Who's in Charge?

Who's in Charge? Cover

Who's in Charge?

Free Will and the Science of the Brain

By Michael S. Gazzaniga

Ecco Press, Paperback, 9780061906114, 260pp.

Publication Date: September 11, 2012

Description

There is no "you" consciously making decisions. So how do we make decisions? How can we have free will if we don't pull the levers on our own behavior? What moral and legal implications follow if we don't have free will? Who's in Charge? is a primer for a new era in the understanding of human behavior that ranges across neuroscience, psychology, ethics, and the law with a light touch but profound implications.



Praise For Who's in Charge?

“Gazzaniga is a towering figure in contemporary neurobiology. . . . Who’s in Charge? is a joy to read.”
-Wall Street Journal

“A fascinating, accessible, and often humorous read for anyone with a brain! And a must-read for neuroscientists, psychologists, psychiatrists, and criminal attorneys.”
-Library Journal (starred review)

“Fascinating. . . . Gazzaniga uses a lifetime of experience in neuroscientific research to argue that free will is alive and well.”
-Salon.com

“Terrific. . . . [An] engrossing study of the mechanics of thought.”
-Publishers Weekly

“A fascinating affirmation of our essential humanity.”
-Kirkus Reviews

“From one of the world’s leading thinkers comes a thought-provoking book on how we think and how we act. . . . An exciting, stimulating, and at times even funny read that helps us further understand ourselves, our actions, and our world.”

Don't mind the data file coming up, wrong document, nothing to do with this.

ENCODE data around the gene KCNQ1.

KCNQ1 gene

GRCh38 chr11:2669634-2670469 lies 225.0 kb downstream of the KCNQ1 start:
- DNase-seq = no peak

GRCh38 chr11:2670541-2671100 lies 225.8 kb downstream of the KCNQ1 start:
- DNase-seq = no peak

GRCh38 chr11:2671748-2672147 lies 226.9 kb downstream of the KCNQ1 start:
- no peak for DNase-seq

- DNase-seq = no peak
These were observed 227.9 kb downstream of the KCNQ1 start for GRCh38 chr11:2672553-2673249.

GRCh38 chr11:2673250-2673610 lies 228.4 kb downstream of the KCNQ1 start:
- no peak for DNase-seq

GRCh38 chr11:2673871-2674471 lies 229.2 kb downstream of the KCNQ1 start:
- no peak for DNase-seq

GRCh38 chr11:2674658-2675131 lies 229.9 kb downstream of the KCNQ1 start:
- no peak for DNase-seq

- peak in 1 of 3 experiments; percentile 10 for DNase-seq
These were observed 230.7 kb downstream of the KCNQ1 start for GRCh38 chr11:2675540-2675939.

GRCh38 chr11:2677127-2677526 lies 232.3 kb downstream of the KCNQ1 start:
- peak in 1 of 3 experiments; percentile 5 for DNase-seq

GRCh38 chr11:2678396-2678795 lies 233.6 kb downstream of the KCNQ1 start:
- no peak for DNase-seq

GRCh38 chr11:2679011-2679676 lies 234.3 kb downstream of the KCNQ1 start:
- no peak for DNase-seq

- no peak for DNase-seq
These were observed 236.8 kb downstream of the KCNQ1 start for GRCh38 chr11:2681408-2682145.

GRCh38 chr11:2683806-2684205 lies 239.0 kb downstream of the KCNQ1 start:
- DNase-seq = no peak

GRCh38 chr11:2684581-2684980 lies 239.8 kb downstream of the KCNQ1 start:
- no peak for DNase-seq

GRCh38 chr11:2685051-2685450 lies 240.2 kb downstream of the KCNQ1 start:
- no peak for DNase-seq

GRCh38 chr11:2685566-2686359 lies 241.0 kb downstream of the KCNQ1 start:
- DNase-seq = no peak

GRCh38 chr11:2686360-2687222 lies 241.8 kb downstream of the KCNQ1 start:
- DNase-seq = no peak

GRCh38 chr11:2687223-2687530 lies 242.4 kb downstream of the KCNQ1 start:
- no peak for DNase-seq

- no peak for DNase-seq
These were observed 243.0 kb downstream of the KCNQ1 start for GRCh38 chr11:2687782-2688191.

-CNBC.com, Best Books for the Holidays

“An utterly captivating and fascinating read that addresses issues of consciousness and free will and, in the end, offers suggestions as to how these ideas may or may not inform legal matters.”
-Daily Texan

“[The] scope of Michael S. Gazzaniga’s Who’s in Charge? is huge—it tackles the age-old debate of free will [and] offers a lot to consider about what Gazzaniga deems the ‘scientific problem of the century.’”
-Portland Mercury

“Fascinating. . . . [An] intriguing and persuasive treatment of the moral implications of modern neuroscience.”
-Reason.com

“This exciting, stimulating, and sometimes even funny book challenges us to think in new ways about that most mysterious part of us—the part that makes us think we’re us.”
-Alan Alda, actor and host of Scientific American Frontiers